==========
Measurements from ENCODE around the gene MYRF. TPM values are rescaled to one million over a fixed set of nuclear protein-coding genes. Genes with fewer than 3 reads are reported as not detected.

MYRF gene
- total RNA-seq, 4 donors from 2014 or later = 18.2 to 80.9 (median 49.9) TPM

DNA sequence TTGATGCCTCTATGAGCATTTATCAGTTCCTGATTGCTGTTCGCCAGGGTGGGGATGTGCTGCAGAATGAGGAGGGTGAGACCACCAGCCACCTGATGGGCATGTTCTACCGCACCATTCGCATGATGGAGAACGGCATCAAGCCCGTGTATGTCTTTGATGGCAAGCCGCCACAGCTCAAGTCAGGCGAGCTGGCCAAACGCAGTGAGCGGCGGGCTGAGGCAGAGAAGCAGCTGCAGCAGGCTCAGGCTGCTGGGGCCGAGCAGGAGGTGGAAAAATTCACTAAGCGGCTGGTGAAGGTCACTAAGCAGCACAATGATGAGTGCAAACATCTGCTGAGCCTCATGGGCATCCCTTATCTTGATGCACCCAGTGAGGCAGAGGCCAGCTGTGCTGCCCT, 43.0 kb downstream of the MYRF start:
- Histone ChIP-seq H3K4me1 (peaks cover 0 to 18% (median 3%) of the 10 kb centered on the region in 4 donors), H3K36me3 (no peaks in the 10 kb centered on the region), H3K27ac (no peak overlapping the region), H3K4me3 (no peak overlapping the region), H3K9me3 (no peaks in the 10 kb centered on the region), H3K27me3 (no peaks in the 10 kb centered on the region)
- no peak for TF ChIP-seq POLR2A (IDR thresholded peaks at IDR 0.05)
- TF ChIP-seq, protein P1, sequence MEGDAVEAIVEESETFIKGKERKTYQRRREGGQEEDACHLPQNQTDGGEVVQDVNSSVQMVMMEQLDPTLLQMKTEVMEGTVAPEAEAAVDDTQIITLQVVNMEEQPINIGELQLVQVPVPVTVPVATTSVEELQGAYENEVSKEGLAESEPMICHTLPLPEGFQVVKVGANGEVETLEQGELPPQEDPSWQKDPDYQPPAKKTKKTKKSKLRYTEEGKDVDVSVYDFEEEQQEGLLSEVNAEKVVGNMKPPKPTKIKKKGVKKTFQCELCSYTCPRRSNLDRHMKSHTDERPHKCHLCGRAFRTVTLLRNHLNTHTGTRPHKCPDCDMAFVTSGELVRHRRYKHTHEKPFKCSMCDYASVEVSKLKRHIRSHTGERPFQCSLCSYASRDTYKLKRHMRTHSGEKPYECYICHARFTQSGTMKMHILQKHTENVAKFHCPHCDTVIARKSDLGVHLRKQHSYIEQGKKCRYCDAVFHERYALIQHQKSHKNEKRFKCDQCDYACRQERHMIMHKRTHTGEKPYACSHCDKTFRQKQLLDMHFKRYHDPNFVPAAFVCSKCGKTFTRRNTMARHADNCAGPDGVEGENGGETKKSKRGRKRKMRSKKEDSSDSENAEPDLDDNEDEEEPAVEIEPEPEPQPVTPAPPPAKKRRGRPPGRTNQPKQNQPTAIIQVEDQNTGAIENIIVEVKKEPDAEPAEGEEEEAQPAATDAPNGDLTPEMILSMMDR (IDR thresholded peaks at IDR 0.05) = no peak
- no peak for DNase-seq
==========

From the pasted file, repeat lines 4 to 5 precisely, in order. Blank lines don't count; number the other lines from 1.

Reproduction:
DNA sequence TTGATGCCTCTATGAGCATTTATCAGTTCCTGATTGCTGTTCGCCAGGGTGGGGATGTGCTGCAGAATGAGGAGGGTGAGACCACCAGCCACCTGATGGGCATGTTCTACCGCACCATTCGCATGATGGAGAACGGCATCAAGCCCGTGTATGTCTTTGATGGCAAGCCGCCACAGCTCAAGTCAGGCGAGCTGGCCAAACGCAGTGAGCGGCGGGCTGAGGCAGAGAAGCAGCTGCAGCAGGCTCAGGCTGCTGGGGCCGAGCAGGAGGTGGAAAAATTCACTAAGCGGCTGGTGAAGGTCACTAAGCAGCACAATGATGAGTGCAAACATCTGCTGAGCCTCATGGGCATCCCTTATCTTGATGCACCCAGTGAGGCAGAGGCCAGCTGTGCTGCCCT, 43.0 kb downstream of the MYRF start:
- Histone ChIP-seq H3K4me1 (peaks cover 0 to 18% (median 3%) of the 10 kb centered on the region in 4 donors), H3K36me3 (no peaks in the 10 kb centered on the region), H3K27ac (no peak overlapping the region), H3K4me3 (no peak overlapping the region), H3K9me3 (no peaks in the 10 kb centered on the region), H3K27me3 (no peaks in the 10 kb centered on the region)